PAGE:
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The Finger Lakes Environmental Film Festival from the interns' point of view

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Posted by Kimberly Capehart at 11:53AM   |  6 comments
An example of one of the project's billboards.

Blog posting written by Kimberly Capehart, Documentary Studies and Production ’16, FLEFF Blogger, Cherry Hill, New Jersey 

A series of controversial billboards recently caught the attention of passerbys in Syracuse, New York. 

A part of FLEFF’s Distributed Microtopias Exhibition, Art is Atrocity is the latest project from upstate digital artist Samantha Raut. The project uses satire to focus on the issue of fine arts programs being cut from the Syracuse school system due to recent budget cuts.

Raut utilized billboards around the city to capture the attention of everyday people. Each bland, white billboard states “Art is Atrocity” in a standard serif font, followed by a link to the project’s website.

Upon visiting this website, users find themselves on a homepage that reminds me of the good ol’ Windows 97 days. Through exploration of the drab, archaic-looking site users can read all about director (and Samantha Raut's alias) Samuel Ruta's mission to inform the people of Syracuse about the need to remove fine art education from the local school system. Or at least it seems that way.

Guised by it’s satirical web design, the site actually provides a link to a page that reveals the truth behind the project. The aesthetics of the project, from the billboards to the website are purposely "horrendous" as Raut puts it, in order to "get people thinking about how valuable art and music is to us as a whole." 

I'm a big fan of Raut's ironic usage of crude aesthetics in the project, and I think it serves well as an attention grabber and a conversation starter. Judging by the "responses" page of the website, the project has definitely sparked many responses from both angry art education-supporters who misunderstood the project as well as praise from those who understood and appreciated Raut's unique approach to presenting the issue.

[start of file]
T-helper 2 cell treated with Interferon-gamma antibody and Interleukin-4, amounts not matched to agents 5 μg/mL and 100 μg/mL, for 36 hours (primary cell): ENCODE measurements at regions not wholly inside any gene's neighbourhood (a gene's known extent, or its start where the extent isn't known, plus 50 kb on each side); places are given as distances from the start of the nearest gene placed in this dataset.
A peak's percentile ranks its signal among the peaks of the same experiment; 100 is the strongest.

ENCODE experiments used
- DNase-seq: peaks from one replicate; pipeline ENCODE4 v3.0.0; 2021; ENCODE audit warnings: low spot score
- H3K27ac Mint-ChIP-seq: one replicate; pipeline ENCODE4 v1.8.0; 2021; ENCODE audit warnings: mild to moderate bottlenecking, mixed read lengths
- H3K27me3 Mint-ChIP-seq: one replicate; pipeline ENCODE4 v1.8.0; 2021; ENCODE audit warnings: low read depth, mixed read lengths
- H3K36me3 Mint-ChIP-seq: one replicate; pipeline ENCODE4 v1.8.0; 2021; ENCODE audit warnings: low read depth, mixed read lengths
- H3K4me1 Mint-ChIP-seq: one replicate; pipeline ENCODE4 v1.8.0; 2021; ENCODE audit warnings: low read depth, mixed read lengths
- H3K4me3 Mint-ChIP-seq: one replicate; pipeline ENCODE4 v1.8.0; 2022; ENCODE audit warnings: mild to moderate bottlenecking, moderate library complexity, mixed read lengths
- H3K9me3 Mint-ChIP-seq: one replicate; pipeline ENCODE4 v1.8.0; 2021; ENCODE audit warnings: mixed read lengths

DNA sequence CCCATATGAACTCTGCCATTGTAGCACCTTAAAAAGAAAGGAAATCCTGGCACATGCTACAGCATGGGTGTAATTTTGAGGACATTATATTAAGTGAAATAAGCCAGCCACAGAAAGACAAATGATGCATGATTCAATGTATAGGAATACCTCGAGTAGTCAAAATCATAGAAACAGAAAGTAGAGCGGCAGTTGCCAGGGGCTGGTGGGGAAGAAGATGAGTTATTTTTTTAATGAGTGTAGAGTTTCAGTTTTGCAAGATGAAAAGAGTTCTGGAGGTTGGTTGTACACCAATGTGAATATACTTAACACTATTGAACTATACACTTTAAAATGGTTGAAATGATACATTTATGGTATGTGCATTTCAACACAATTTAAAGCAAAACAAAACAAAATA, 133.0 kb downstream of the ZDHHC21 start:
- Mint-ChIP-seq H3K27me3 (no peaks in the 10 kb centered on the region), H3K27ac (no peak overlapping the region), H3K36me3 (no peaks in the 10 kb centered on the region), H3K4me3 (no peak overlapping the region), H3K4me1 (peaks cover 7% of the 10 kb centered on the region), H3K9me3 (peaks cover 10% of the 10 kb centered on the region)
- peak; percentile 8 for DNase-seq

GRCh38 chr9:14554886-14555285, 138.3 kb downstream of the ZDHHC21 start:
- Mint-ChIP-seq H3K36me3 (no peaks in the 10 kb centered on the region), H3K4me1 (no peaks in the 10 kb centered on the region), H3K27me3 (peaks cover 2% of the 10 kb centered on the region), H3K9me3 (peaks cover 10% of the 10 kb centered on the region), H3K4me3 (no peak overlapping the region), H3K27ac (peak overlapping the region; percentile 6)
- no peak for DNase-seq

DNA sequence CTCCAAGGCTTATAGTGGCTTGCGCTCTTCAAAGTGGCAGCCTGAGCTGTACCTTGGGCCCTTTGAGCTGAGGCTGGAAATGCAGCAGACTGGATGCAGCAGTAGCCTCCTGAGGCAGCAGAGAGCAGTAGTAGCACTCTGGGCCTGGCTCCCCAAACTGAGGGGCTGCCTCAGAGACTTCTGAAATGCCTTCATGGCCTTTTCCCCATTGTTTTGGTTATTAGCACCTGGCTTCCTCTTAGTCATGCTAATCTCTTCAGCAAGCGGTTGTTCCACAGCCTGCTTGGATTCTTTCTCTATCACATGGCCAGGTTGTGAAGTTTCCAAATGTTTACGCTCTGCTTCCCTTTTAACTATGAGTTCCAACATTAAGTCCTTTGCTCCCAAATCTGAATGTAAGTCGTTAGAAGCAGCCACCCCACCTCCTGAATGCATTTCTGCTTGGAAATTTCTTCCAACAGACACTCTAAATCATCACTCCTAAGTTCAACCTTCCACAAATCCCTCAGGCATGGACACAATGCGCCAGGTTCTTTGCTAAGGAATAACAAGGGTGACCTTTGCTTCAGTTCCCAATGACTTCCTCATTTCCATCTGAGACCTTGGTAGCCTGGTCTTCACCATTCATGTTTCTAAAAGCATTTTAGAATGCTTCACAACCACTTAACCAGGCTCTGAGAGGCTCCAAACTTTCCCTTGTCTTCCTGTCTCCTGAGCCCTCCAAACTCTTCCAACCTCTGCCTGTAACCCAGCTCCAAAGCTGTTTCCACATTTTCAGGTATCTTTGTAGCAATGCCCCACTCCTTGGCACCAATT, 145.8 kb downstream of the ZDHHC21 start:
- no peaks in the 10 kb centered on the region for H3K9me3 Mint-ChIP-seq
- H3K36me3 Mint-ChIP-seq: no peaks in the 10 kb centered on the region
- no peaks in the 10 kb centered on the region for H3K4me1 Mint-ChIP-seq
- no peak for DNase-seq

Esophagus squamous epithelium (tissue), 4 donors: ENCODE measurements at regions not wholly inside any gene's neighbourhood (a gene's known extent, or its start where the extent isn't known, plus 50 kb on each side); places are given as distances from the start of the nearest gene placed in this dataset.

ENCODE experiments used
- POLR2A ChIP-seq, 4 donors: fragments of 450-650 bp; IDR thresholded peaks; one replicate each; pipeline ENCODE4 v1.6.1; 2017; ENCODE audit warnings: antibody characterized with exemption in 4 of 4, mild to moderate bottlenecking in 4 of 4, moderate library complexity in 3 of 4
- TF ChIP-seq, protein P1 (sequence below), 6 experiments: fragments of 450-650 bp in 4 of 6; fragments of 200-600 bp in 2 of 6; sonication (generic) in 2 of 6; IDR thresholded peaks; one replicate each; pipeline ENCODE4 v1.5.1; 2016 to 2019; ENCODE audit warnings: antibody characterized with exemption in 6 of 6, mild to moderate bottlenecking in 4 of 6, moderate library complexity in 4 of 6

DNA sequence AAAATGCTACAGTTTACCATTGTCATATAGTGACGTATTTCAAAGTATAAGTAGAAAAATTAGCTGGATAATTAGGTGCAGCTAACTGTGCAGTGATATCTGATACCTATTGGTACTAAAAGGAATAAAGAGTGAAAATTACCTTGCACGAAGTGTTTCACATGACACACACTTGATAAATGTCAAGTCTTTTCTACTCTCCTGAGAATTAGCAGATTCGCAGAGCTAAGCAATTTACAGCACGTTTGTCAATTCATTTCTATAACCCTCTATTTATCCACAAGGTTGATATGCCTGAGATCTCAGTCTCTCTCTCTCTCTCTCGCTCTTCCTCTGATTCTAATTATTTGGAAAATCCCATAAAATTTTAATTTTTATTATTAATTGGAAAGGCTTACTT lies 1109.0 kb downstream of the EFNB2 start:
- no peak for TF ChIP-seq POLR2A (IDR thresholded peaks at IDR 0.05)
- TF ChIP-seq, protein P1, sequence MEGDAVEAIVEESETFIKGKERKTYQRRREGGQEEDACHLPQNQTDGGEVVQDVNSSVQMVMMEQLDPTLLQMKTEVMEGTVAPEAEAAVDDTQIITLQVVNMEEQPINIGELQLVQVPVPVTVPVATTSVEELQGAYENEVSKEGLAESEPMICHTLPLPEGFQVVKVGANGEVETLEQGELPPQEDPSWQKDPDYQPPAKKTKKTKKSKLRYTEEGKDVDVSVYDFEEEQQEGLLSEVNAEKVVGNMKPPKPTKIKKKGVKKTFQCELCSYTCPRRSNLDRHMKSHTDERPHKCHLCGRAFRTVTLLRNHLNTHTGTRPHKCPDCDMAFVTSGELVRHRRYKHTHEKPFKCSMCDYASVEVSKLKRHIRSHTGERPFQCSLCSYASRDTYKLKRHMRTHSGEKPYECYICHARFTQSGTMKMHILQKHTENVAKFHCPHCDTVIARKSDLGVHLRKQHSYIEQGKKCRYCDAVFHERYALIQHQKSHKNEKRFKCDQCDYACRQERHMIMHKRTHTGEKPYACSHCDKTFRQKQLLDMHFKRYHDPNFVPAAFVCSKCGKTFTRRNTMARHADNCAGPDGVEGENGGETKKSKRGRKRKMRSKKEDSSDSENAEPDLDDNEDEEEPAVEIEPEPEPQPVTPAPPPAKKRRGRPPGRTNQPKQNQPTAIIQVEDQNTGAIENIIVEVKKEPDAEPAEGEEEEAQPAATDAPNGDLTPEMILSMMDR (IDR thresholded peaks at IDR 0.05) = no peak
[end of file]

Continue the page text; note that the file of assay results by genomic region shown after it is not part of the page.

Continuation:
Check back soon for coverage of my interview with the artist herself! Have you or anyone you know seen any of the project's billboards? 


Although I have never seen this myself, I think it's a great idea!

Art is powerful - it has the ability to move people. When it is used in a rather unconventionally ironic way, it generates controversy. Perhaps this is the whole point of art in the first place?

But then again we are prone to falling into the cyclical vortex of the ultimate question: "what is art?"

Kimberly--Nice blog with good detail...what do you think is the impact of this strategy of Raut's to blur the borders between right wing antagonism towards arts funding, art, activism, billboards, intervention into public space, and irony?

Wow - awesome post (and great title)! Drew me in right away - and what a great concept!

Great post! Sounds like a great exhibit!

I love the concept of using "poor" designed to point out the importance of arts education in U.S. public schools. Brilliant!

OOPS: "design" not "designed" and this wasn't even an auto-correct error...

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